Although climate change is a global concern that is being tackled by governments and activists worldwide, there’s much that we can all do within our own communities to make an impact.
Melissa Everett, Ph.D., co-founder of Sustainable Hudson Valley is helping to lead that mission in the Hudson Valley community. She believes in the power of tackling climate solutions at a regional scale, which she views as “big enough to matter yet small enough to touch.”
Through her work, Everett helps forward the regional 501(c)3 non-profit organization’s mission: To “speed up, scale up, jazz up, and leverage progress against climate change, creating communities where people and nature thrive.”
New York is one of 26 states in the “We’re Still In” movement. They’re committed to the Paris Agreement’s goal of keeping temperature increases to 1.5C (2.7F) to stave off the worst climate change impacts. The state has passed one of the most ambitious laws, the Climate Leadership and Community Protection Act, which charts a path to carbon neutrality by 2050. The Climate Act calls for a stepped-up shift to renewable energy and adoption of “regenerative” practices.
Together, with a range of partners, Sustainable Hudson Valley offers education and promotes resources about climate action planning. Inspired by Project Drawdown, a scientifically guided presentation of the top 100 climate solutions, the organization is making strides via the rollout of scalable programs that address specific climate solutions for the Hudson Valley region. This includes a shift to 100% renewable energy and tackling refrigerants –the most potent greenhouse gases.
The organization, founded by a group of concerned citizens, was officially incorporated in 2007, but its history traces back to 2001. Its marketplace campaigns – the “10% Challenge,” “Solarize,” and “Drive Electric Hudson Valley” empower people to live more lightly and build markets for clean technologies through consumer education, industry training, group purchases, and other incentives. In the early years of the solar and electric vehicle (EV) markets, the program inspired more than 400 households to transition to solar energy, and 300 electric vehicle sales to private customers and fleets. Today, they are educating consumers via the Clean Power Guide – a regional publication with Chronogram Publishing, which reaches more than 100,000 readers.
“We believe that knowing what to do is 10% of the battle; the other 90% is being capable of getting it done. Climate leadership requires creativity, emotional resilience, skills of communication and engagement, and negotiation. We are not just about advocating good ideas – we’re about creating a culture of human potential and learning, helping everyone who works with us to step up and challenge themselves to excel,” says Everett.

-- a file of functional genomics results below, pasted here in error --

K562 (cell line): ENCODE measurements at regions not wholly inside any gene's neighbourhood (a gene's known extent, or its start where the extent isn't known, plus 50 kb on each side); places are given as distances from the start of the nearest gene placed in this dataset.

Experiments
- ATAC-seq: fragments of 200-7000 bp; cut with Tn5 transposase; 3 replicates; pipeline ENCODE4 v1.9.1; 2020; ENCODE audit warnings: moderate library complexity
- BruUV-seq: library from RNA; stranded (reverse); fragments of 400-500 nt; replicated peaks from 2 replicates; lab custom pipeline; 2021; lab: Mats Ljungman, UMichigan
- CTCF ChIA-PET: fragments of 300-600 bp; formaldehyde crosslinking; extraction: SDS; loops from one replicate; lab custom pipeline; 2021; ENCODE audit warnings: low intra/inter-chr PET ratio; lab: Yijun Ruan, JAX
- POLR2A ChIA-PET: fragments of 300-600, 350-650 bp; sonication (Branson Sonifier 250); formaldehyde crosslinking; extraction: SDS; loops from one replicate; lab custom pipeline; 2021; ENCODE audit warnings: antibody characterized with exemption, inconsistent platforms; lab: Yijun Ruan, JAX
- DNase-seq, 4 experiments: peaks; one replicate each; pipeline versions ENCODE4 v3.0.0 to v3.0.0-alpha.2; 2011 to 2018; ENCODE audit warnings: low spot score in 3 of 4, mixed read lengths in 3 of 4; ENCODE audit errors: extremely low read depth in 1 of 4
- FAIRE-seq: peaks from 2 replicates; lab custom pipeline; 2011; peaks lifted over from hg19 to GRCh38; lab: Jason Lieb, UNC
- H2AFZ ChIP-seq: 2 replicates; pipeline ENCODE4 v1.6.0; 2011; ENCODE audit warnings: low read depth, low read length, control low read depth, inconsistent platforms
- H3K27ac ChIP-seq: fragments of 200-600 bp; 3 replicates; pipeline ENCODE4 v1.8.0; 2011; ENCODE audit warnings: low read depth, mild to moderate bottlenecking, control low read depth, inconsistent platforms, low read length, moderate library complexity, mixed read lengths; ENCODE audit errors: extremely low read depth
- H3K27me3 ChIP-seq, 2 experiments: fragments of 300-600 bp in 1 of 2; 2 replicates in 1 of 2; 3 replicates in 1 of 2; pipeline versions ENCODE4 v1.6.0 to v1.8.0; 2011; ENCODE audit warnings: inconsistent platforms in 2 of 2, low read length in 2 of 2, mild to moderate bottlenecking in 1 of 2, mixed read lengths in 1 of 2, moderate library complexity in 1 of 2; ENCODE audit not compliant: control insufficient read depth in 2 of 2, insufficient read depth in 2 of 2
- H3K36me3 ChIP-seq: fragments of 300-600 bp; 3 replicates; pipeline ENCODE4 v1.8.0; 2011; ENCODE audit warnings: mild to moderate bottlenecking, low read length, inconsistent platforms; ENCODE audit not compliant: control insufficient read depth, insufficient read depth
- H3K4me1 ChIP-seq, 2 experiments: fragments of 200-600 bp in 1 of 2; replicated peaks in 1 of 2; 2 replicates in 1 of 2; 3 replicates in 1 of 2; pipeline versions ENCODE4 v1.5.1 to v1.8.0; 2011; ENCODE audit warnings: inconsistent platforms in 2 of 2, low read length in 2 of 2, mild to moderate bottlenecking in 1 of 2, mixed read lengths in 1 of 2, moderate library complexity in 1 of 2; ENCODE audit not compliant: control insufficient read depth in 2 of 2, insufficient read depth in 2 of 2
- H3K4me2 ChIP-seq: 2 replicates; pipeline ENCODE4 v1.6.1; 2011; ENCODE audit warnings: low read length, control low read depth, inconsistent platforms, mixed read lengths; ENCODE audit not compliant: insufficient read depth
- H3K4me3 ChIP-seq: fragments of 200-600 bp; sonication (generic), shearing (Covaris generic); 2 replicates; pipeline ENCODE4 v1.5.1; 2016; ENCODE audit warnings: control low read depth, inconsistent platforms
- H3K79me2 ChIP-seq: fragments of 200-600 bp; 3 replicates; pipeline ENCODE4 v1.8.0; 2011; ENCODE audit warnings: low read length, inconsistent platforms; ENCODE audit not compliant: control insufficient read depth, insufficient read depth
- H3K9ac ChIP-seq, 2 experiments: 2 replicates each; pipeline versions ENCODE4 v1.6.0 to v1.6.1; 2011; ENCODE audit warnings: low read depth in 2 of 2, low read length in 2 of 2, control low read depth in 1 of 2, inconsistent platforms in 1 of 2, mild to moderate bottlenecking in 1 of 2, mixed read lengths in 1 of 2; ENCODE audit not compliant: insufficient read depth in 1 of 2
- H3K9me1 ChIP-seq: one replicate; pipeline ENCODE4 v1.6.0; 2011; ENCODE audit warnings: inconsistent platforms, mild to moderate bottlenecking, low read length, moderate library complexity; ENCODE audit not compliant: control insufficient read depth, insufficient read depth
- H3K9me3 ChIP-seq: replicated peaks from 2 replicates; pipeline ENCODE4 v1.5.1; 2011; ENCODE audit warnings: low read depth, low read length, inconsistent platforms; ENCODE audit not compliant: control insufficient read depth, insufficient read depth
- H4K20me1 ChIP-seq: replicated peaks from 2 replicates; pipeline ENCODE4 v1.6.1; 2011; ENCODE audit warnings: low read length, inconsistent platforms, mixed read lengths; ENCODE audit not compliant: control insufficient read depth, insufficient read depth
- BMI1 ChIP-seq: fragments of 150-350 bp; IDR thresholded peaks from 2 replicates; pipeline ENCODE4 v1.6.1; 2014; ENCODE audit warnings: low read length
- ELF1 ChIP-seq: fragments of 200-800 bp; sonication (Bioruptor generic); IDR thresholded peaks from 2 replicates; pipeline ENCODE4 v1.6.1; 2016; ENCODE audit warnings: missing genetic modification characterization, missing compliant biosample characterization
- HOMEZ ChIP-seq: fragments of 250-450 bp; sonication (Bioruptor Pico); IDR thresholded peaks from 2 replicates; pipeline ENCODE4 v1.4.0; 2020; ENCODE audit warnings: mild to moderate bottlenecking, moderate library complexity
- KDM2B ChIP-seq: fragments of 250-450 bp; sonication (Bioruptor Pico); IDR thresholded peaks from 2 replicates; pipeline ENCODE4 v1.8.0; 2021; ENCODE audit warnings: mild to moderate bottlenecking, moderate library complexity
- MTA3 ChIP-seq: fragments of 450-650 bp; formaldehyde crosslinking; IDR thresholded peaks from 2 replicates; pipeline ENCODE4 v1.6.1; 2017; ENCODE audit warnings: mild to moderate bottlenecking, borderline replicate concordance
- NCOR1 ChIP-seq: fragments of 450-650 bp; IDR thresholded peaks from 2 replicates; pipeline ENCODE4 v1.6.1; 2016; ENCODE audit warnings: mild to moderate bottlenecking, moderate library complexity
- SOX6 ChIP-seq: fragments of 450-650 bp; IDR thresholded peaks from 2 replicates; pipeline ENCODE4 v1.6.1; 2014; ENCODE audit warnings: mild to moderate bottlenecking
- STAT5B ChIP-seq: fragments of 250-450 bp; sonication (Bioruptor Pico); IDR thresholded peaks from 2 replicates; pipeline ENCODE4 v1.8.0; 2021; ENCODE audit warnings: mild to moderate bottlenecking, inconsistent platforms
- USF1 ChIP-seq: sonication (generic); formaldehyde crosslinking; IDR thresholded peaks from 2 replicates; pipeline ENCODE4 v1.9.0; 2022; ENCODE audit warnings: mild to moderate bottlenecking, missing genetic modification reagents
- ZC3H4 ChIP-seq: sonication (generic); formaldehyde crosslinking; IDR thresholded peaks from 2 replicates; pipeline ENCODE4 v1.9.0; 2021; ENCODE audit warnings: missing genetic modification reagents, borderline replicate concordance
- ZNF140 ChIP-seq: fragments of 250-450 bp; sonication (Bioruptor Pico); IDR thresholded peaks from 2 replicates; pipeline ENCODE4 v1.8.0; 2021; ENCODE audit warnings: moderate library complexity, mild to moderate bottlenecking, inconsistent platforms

Sustainable Hudson Valley has created a model for an 100% renewables action plan and is working with the Marbletown Environmental Conservation Commission. Besides identifying power sources for the town’s electric users, it maps out the transition to renewable heating and cooling, and electric vehicles for the community. Sustainable Hudson Valley has its sights sets on more town programs of this kind for 2021.
The organization is also a proud sponsor of Repair Café Hudson Valley and Catskills Repair Café – free meeting spaces that encourage people to work together to repair appliances, bicycles, furniture, electronics, clothes, and more. Of course, this impacts climate change by reducing production, shipping and landfilling, which reduces the carbon footprint. There are Repair Café locations in Poughkeepsie, Millbrook, Red Hook, and Stanfordville.
The Dutch Repair Café model was introduced to the Hudson Valley by Sustainable Hudson Valley’s late Board member John Wackman, who co-authored Repair Revolution: How Fixers Are Transforming Our Culture.
“Over 30 local Repair Cafés are thriving (even virtually) thanks to the dynamism of one person with a vision. We’ve been blessed to attract that kind of skilled volunteer to supplement the work of our small staff. Sustainable Hudson Valley is committed to nurturing the Repair Café program in John’s memory,” says Everett.
The non-profit is also spearheading a regional process to bring organizations and businesses together for joint climate action planning to increase coordination and leverage. Partners range from the Hudson Valley Regional Council – a council of governments representing seven counties – to Hudson River Sloop Clearwater.
Sustainable Hudson Valley is also expanding its focus to support the rapid changes that are now taking place in the private sector. “My favorite example is the Science Based Targets initiative,” says Everett. It provides companies with a clearly-defined path to reduce emissions in line with the Paris Agreement goals. More than 1,000 companies have already signed on. The list includes corporations such as PepsiCo and L’Oréal. The organization is also educating Hudson Valley businesses on this opportunity, including Main Street enterprises.
All this work is based on outreach through networks that cross through government, businesses, education, and kindred non-profits. Sustainable Hudson Valley is making strides through the introduction of new workshops, published guides, and fundraising efforts. Its Resilient Places program will soon publish a guide, Eco-Districts for Small Cities, Towns, and Villages to help communities design resilience into their downtowns and neighborhoods.
As for fundraising efforts, Sustainable Hudson Valley hosts in-person and online fundraisers, in addition to the funding it receives from sponsors, donors, and state contracts. “One of our strongest sources of support are small businesses and successful entrepreneurs,” says Everett. “I think that’s because we’re doing something right in connecting environment and economy.” •
For more information, please visit www.sustainhv.org.